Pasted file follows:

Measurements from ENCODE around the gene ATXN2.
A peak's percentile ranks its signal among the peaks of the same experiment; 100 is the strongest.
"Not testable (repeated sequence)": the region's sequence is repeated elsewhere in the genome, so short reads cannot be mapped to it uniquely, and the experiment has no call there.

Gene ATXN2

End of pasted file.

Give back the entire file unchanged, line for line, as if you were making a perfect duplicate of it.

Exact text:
Measurements from ENCODE around the gene ATXN2.
A peak's percentile ranks its signal among the peaks of the same experiment; 100 is the strongest.
"Not testable (repeated sequence)": the region's sequence is repeated elsewhere in the genome, so short reads cannot be mapped to it uniquely, and the experiment has no call there.

Gene ATXN2